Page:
The discovery of grid cells in rodent, recognized with the 2014 Nobel Prize, and of the remarkable rigidity of their relations, e.g., when the animal moves to a different environment, has suggested that the brain has available a unique millimeter-paper-like chart, hexagonal rather than square, that it applies to map out, and to move within, any environment. A hexagonal grid-like signal has been reported also in human subjects navigating ‘conceptual’ spaces, implying that grid cell activity may realize an all-purpose continuous 2D manifold. In fact, this particular fMRI signal has been observed in several cortical areas, well beyond the entorhinal cortex of its discovery in rodents.
Figure: a multitude of grid charts?
In our HFSP collaboration aimed at analyzing cortical mechanisms of language processing, we asked whether a grid-like code may also be used, at a lower level, to navigate the essentially two-dimensional space of vowels. In this context (as well as in others) the presumed universality of the grid code appears problematic, as it seems, also from another of our studies, that the same neural networks should be able to express alternative maps, for example appropriate to the standard vowels of the different languages of multilingual speakers. We have therefore used mathematical models to determine whether, in principle, a network of grid cells can concurrently hold in long-memory multiple two-dimensional maps, similar to the ones seen, but presumed unique, in rodents.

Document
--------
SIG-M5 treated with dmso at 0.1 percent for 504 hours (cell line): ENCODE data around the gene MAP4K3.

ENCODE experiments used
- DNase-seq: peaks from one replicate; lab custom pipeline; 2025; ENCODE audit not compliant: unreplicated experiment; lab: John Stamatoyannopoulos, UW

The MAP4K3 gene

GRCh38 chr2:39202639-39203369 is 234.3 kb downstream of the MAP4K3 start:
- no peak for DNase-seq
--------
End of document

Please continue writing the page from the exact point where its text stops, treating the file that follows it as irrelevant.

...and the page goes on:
Figure: CA3 place cells map out each new environment independently of each other. mEC grid cells
have been observed to maintain rigid relations, as in new map B, possibly with changes in the peaks of their activity, as in C. It has been unclear whether they can undergo a complete rearrangement, as in D.
Utilizing two very different models, a binary-unit, variable sparsity model at ENS in Paris and a graded-response, cosine-tuned unit at SISSA in Trieste, we could, for both, calculate the answer exactly, which is the same: such a network can store, with cortical parameters, in the order of a hundred unrelated charts. Why have they not been observed, yet?
Well, recent evidence indicates that grid maps are, even in rodents, less rigid than previously thought, and can morph into a variety of versions. Although the variants are more similar to each other than the unrelated ones we have considered in the mathematical models, the new observations combined with our theoretical finding open the way to analyzing the role of grid-like codes in a number of distinct contexts, two of which we are starting to explore with new interdisciplinary collaborations. One focuses on the dynamics of mind-wandering in human subjects, i.e. the statistical character of how they navigate thought spaces; the other, across species, on the integration of social information into maps of physical space, to generate a flexible representation of socially-defined ‘territory’, seemingly under the influence of the oxytocin peptide.